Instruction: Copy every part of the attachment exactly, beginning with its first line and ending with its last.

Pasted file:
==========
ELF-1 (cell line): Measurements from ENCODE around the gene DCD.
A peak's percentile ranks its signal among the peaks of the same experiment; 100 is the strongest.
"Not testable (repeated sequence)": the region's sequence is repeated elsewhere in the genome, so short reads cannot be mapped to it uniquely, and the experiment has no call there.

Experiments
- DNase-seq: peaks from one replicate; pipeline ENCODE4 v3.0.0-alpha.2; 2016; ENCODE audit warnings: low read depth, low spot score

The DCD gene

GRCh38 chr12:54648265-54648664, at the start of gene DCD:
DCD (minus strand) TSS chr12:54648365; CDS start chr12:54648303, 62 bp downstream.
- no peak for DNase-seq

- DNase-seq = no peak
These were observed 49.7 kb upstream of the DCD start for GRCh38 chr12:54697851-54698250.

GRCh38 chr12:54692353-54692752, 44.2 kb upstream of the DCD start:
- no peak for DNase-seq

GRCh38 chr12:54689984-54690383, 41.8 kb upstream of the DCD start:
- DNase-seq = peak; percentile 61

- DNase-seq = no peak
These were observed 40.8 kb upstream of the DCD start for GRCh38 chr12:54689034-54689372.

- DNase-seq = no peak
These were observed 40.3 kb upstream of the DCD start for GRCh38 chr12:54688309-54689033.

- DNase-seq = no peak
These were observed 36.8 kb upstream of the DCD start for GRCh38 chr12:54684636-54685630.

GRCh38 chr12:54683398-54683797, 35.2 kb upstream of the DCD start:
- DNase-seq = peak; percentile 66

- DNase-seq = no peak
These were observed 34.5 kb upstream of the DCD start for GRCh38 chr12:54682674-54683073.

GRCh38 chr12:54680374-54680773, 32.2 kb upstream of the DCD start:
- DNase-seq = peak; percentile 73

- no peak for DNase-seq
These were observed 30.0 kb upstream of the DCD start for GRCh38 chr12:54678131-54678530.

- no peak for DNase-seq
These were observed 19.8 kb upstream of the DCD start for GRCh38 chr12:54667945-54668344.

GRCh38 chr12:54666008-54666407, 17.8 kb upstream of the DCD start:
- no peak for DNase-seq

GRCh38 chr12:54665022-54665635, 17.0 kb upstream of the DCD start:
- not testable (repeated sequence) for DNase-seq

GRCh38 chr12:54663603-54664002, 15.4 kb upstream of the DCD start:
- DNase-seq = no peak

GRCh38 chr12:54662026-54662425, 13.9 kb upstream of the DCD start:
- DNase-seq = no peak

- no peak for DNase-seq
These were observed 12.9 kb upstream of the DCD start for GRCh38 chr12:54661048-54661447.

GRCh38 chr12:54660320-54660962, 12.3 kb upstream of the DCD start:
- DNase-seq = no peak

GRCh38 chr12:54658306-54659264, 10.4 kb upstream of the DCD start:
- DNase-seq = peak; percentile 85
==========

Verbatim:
ELF-1 (cell line): Measurements from ENCODE around the gene DCD.
A peak's percentile ranks its signal among the peaks of the same experiment; 100 is the strongest.
"Not testable (repeated sequence)": the region's sequence is repeated elsewhere in the genome, so short reads cannot be mapped to it uniquely, and the experiment has no call there.

Experiments
- DNase-seq: peaks from one replicate; pipeline ENCODE4 v3.0.0-alpha.2; 2016; ENCODE audit warnings: low read depth, low spot score

The DCD gene

GRCh38 chr12:54648265-54648664, at the start of gene DCD:
DCD (minus strand) TSS chr12:54648365; CDS start chr12:54648303, 62 bp downstream.
- no peak for DNase-seq

- DNase-seq = no peak
These were observed 49.7 kb upstream of the DCD start for GRCh38 chr12:54697851-54698250.

GRCh38 chr12:54692353-54692752, 44.2 kb upstream of the DCD start:
- no peak for DNase-seq

GRCh38 chr12:54689984-54690383, 41.8 kb upstream of the DCD start:
- DNase-seq = peak; percentile 61

- DNase-seq = no peak
These were observed 40.8 kb upstream of the DCD start for GRCh38 chr12:54689034-54689372.

- DNase-seq = no peak
These were observed 40.3 kb upstream of the DCD start for GRCh38 chr12:54688309-54689033.

- DNase-seq = no peak
These were observed 36.8 kb upstream of the DCD start for GRCh38 chr12:54684636-54685630.

GRCh38 chr12:54683398-54683797, 35.2 kb upstream of the DCD start:
- DNase-seq = peak; percentile 66

- DNase-seq = no peak
These were observed 34.5 kb upstream of the DCD start for GRCh38 chr12:54682674-54683073.

GRCh38 chr12:54680374-54680773, 32.2 kb upstream of the DCD start:
- DNase-seq = peak; percentile 73

- no peak for DNase-seq
These were observed 30.0 kb upstream of the DCD start for GRCh38 chr12:54678131-54678530.

- no peak for DNase-seq
These were observed 19.8 kb upstream of the DCD start for GRCh38 chr12:54667945-54668344.

GRCh38 chr12:54666008-54666407, 17.8 kb upstream of the DCD start:
- no peak for DNase-seq

GRCh38 chr12:54665022-54665635, 17.0 kb upstream of the DCD start:
- not testable (repeated sequence) for DNase-seq

GRCh38 chr12:54663603-54664002, 15.4 kb upstream of the DCD start:
- DNase-seq = no peak

GRCh38 chr12:54662026-54662425, 13.9 kb upstream of the DCD start:
- DNase-seq = no peak

- no peak for DNase-seq
These were observed 12.9 kb upstream of the DCD start for GRCh38 chr12:54661048-54661447.

GRCh38 chr12:54660320-54660962, 12.3 kb upstream of the DCD start:
- DNase-seq = no peak

GRCh38 chr12:54658306-54659264, 10.4 kb upstream of the DCD start:
- DNase-seq = peak; percentile 85